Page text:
By Chet Yarbrough
Conspiracy theories are a jaded genre of fiction. The Director is marginally interesting because of Assange’s WikeLeaks, and the Snowden NSA’ fiasco.
The author, David Ignatius, creates a young sallow faced uber-geek, a hacker named James Morris. Morris reminds one of Snowden’s public-image as a do-gooder out of his depth. Morris, like Snowden, has idealist intentions that have unintended consequences.
Ignatius character, James Morris is a pawn in a clandestine government conspiracy; a conspiracy to re-set the role of American’ secret services and the economies of nation-states.
Ignatius’ uber-geek works for the CIA. He is hired as a director of computer hacking but becomes a cyber-criminal working (unknowingly) for the Director of National Intelligence, Cyril Hoffman. Hoffman oversees all American’ intelligence services, including the CIA.
Morris is recruited by a small cadre of ex-intelligence-services people who, unknown to Morris, are a part of Hoffman’s conspiracy. Though Morris reports to the CIA director, his hidden agenda is aligned with Hoffman’s conspiracy. Morris believes he is working for the greater good of society when he is actually working for Hoffman’s plan to super-size American’ economic imperialism.
Morris’ assignment is to hack into the international banking system and redistribute the wealth of nations. Rich nations will lose a big part of their national wealth and poor nations will suddenly become flush with cash. The collapse of the international banking system is timed to occur before American markets open. Cyril Hoffman intends to have America become savior of the world banking system. Hoffman plans to make Morris the unwitting fall guy for world financial collapse.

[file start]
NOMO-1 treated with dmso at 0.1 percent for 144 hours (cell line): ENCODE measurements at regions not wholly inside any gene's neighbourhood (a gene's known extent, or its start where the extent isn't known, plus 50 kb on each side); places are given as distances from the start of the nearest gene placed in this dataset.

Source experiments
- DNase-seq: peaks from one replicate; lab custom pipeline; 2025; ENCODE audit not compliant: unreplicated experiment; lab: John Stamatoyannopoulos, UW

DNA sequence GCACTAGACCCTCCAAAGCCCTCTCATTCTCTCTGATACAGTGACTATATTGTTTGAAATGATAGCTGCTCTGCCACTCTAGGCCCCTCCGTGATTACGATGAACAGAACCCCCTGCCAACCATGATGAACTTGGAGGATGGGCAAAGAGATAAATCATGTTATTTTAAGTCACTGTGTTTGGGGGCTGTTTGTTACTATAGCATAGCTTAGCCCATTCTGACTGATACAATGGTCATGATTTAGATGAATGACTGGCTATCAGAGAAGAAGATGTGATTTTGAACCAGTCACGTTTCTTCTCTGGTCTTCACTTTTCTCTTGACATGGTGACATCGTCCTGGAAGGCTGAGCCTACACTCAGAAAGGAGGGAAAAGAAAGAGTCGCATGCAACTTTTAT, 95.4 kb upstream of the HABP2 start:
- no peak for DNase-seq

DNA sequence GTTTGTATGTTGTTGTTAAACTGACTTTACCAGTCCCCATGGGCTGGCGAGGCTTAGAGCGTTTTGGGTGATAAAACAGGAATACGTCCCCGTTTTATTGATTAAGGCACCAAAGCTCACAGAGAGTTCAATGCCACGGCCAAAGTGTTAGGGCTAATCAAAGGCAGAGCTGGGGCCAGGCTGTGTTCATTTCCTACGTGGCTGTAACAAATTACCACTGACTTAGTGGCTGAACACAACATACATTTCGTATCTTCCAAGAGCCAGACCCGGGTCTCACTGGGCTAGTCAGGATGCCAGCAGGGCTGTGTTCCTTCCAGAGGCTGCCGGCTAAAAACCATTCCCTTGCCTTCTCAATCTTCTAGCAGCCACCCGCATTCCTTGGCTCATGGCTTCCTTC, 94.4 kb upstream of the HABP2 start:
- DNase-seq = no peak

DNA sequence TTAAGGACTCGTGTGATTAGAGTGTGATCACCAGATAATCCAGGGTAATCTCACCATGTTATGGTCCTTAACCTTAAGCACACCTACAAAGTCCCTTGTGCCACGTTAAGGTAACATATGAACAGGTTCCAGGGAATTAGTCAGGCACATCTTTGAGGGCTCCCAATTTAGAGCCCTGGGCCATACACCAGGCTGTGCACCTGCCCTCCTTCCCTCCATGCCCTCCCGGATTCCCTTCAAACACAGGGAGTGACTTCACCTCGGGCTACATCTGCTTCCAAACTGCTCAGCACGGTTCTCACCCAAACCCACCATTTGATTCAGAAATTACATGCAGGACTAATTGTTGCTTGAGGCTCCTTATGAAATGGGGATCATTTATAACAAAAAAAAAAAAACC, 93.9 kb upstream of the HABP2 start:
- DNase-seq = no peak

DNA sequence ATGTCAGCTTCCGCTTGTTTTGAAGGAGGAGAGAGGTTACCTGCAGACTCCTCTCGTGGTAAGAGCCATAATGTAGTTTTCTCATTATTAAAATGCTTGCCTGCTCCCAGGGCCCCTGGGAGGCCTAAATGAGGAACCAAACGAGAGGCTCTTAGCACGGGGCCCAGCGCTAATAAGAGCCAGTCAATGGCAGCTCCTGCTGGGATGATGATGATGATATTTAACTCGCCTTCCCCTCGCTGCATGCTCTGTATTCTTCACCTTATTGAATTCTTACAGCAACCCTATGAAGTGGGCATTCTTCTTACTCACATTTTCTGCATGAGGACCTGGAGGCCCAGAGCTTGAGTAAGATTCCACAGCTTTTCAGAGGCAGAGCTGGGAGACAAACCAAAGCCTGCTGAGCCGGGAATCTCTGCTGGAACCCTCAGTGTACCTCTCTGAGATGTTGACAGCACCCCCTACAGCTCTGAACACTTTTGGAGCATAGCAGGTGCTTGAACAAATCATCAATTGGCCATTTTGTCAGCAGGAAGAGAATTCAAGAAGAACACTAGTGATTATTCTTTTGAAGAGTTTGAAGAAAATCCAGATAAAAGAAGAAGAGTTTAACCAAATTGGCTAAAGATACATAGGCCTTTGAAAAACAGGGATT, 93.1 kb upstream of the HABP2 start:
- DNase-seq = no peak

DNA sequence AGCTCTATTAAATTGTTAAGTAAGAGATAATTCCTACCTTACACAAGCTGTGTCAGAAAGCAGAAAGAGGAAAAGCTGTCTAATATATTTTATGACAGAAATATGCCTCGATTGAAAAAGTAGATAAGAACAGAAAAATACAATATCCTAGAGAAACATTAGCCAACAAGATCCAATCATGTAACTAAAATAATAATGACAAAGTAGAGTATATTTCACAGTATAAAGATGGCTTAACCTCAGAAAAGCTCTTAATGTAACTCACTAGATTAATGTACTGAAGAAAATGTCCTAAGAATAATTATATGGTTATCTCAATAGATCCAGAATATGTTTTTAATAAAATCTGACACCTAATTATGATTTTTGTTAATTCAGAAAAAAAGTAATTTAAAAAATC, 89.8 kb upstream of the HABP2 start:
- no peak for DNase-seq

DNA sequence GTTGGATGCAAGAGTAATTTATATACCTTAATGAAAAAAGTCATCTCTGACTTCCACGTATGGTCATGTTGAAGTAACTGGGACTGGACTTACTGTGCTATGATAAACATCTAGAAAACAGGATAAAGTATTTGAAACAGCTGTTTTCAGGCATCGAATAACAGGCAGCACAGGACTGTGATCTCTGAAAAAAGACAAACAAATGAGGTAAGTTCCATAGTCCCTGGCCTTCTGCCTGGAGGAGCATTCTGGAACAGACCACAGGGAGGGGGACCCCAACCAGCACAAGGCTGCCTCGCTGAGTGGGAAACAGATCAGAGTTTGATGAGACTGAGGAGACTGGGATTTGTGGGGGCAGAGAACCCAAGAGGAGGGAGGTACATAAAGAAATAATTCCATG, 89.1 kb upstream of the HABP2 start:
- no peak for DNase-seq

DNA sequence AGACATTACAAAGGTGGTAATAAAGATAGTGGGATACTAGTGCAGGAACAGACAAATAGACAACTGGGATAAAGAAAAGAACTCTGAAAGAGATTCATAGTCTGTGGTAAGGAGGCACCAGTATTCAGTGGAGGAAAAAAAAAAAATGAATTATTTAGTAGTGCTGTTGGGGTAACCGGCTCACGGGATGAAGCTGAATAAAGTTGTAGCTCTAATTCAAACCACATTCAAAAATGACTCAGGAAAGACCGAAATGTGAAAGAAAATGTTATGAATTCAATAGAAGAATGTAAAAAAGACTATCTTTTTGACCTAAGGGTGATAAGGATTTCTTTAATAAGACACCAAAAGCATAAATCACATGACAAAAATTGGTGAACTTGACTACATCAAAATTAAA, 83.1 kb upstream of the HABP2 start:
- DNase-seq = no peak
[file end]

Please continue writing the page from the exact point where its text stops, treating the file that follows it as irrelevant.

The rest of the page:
However, Hoffman underestimates the resourcefulness of America’s new CIA director, a billionaire businessman recently appointed to resurrect the reputation of the agency. This new CIA director exposes Hoffman’s conspiracy.
The Director fails as a conspiracy theory thriller but succeeds in scaring anyone that believes in freedom (which does not infringe on others), and the right to privacy. If 50% of what Ignatius suggests cyber criminals are capable of is true, no economy; no government agency; no private individual is safe.
Ignatius writes a story that suggests no security system exists that is not crack-able by a good hacker that understands computer coding and the gullibility of human beings. Ignatius infers–a good hacker with social engineering skill can crack any security system that is dependent on 1’s and 0’s. As a conspiracy theory story, The Director is boring and predictable but, as an exposé of cyber-crime, it is frightening.